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Sertraline

By Rania Gollakner, BS, DVM, MPH

Medications

What is sertraline?

Sertraline (brand names: Zoloft®, Altruline®, Anilar®, Aremis®, Atenix®, Besitran®, Bicromil®, Gladem®, Insertec®, Irradial®, Lustral®, Novativ®, Sealdin®, Serad®, Sercerin®, Serlain®, Serta®, Tatig®, Tolrest®, Tresleen®) is a serotonin reuptake inhibitor (SSRI) antidepressant used to treat a variety of behavior disorders, including anxiety, obsessive compulsive disorder, and aggression.  

Its use in cats and dogs to treat behavior disorders is ‘off label’ or ‘extra label’. Many drugs are commonly prescribed for off label use in veterinary medicine. In these instances, follow your veterinarian’s directions and cautions very carefully as their directions may be significantly different from those on the label.

How is sertraline given?

Sertraline is given by mouth in the form of a tablet or liquid solution. It may be given with or without food; however, if vomiting occurs when dosed on an empty stomach, give future doses with food. Measure liquid forms carefully. To encourage eating, try hand-feeding or giving a highly palatable food. Do not abruptly stop this medication; taper slowly before discontinuing to prevent withdrawal symptoms.

This medication can take a few weeks before full effects are noted, but gradual improvements are usually noticeable after a few days.

What if I miss giving my pet the medication?

If you miss a dose, give it when you remember, but if it is close to the time for the next dose, skip the dose you missed and give it at the next scheduled time, and return to the regular dosing schedule. Never give your pet two doses at once or give extra doses.

Are there any potential side effects?

Side effects may include tiredness, vomiting, diarrhea, lack of appetite, anxiety, irritability, sleeplessness, shaking, tremors, itchy skin, or panting. Serious side effects include seizures, coma, aggression, hyperactivity, high body temperature, abnormal blood pressure, or fast heart rate.

This moderate-acting medication should stop working in a few days, although effects can be longer in pets with liver or kidney disease.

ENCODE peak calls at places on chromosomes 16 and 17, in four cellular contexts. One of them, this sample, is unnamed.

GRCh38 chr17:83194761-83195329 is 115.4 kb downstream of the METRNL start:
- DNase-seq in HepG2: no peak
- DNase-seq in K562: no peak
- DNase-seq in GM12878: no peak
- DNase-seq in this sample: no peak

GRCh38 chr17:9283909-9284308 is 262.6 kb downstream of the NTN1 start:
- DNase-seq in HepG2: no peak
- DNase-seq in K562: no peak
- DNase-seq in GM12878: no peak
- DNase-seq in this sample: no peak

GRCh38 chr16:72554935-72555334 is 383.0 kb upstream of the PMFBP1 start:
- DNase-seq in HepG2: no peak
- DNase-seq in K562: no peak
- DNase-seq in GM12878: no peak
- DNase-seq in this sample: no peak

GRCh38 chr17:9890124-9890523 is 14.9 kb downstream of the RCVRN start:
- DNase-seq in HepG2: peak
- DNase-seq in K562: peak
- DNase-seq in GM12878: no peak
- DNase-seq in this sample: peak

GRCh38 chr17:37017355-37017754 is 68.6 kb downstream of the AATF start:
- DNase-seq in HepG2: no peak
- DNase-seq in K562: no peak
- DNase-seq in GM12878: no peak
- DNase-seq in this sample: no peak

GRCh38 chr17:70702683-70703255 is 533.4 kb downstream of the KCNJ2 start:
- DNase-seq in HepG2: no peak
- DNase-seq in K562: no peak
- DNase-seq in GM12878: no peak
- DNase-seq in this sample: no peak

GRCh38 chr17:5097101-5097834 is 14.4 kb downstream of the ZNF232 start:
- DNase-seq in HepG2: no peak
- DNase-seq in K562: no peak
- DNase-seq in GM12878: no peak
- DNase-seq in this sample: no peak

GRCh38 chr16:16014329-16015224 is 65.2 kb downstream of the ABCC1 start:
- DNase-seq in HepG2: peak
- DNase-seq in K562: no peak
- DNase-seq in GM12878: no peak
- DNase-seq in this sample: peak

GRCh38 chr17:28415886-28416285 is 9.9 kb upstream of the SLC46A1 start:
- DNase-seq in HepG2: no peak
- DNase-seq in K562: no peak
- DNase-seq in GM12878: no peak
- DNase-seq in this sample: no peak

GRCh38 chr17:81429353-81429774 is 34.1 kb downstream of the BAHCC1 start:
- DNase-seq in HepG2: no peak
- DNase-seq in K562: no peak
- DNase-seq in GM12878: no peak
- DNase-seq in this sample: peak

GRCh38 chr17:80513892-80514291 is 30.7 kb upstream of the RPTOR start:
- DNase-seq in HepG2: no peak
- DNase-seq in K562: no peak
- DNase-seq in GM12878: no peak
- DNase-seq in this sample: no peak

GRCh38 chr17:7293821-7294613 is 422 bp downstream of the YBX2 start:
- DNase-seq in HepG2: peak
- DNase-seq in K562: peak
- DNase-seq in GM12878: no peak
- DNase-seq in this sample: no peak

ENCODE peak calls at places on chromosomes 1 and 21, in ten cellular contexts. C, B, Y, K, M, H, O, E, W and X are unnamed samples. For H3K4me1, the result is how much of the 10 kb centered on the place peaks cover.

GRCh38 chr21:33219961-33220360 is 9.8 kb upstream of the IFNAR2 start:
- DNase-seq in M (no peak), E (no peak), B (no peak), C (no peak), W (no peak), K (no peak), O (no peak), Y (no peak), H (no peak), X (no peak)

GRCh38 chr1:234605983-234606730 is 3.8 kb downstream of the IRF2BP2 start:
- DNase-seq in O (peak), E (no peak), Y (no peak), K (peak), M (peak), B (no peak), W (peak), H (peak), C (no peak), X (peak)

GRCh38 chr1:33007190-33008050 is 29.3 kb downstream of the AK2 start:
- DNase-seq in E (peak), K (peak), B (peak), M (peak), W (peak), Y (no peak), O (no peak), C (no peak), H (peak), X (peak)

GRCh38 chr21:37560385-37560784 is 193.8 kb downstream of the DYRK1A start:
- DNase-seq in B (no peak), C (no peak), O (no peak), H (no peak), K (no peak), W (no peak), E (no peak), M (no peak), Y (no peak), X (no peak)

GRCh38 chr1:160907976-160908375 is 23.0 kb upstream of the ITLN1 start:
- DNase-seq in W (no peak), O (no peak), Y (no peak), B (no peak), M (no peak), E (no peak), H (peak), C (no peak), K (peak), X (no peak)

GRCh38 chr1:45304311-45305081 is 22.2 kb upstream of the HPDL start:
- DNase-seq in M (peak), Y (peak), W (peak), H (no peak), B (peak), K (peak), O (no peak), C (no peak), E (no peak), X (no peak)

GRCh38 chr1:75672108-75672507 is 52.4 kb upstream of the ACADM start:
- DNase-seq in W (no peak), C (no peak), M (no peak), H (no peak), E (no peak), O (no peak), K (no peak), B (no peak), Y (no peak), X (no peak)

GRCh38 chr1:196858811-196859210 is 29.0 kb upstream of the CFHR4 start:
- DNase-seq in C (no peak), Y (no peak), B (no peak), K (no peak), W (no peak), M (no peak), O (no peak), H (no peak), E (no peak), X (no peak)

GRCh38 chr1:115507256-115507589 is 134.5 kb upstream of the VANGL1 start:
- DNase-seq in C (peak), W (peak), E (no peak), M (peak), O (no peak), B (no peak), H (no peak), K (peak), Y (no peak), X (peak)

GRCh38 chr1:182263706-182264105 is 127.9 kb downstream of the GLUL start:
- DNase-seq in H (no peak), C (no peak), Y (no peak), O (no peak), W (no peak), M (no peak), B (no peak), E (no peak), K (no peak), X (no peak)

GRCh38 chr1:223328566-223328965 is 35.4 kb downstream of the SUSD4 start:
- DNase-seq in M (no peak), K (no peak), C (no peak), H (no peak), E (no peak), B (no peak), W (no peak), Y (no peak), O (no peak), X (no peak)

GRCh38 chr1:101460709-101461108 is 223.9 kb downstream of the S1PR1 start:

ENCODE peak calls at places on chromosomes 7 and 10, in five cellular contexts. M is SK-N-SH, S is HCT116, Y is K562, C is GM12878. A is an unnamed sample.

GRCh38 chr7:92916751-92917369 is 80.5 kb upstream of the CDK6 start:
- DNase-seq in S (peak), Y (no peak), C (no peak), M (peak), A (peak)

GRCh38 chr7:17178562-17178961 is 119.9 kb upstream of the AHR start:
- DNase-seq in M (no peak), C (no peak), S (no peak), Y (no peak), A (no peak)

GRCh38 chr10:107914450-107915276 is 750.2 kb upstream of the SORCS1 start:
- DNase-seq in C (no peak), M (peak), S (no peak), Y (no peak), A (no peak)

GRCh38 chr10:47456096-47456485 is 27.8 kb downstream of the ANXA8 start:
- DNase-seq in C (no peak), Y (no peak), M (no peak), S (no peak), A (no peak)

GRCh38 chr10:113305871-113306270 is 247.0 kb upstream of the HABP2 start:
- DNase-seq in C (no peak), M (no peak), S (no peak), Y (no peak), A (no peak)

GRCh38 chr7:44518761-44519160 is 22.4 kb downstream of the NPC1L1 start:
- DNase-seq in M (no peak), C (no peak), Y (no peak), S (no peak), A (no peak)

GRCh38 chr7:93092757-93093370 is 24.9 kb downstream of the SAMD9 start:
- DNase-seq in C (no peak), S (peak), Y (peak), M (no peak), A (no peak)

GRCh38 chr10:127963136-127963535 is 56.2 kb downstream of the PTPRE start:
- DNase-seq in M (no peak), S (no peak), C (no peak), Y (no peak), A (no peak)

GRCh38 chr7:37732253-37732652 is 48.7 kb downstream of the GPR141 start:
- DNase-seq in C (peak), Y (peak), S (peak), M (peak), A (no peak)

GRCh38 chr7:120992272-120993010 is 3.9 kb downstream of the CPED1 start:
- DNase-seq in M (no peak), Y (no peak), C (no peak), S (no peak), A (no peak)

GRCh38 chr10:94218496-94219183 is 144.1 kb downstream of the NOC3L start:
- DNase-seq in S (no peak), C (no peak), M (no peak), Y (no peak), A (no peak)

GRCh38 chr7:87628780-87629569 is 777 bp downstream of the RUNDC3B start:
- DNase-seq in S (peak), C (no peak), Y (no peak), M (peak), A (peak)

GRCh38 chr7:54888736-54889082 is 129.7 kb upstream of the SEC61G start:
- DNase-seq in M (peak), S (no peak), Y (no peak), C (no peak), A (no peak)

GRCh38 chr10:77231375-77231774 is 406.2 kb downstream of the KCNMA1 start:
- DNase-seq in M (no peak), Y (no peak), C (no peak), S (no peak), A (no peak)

Are there any risk factors for this medication?

Sertaline should not be used in pets that are allergic to it or other SSRIs. Do not use in pets that are using monoamine oxidase inhibitors (MAOIs), flea/tick collars, or cisapride. It should be used cautiously in pets that have epilepsy, liver dysfunction, or are aggressive, geriatric, weak, or frail. Extreme caution should be used when using this medication in pets that are pregnant or lactating, as effects are unknown at this time.

Are there any drug interactions I should be aware of?

The following medications should be used with caution when given with sertraline: buspirone, cimetidine, cyproheptadine, diazepam, flea collars, isoniazid, l-thyroxine, MAOIs, metoclopramide, mexiletine, pentazocine, St. John’s wort, tramadol, tricyclic antidepressants, or warfarin.

Be sure to tell your veterinarian about any medications (including vitamins, supplements, or herbal therapies) that your pet is taking.

Is there any monitoring that needs to be done with this medication?

There is no specific monitoring that needs to be done while your pet is taking this medication. Checking a baseline liver and electrocardiogram (ECG) test prior to starting medications should be considered, followed by retesting as needed during therapy. Your veterinarian may monitor your pet to be sure that the medication is working. Monitor your pet for serious side effects, especially for persistent lack of appetite.

How do I store sertraline?

Store the tablet form of the medication at room temperature (approximately 77°F or 25°C) with short trips permitted in temperatures between 59°F and 86°F (15°C and 30°C). Protect from direct sunlight.

What should I do in case of emergency?

If you suspect an overdose or an adverse reaction to the medication, call your veterinary office immediately. If they are not available, follow their directions in contacting an emergency facility.

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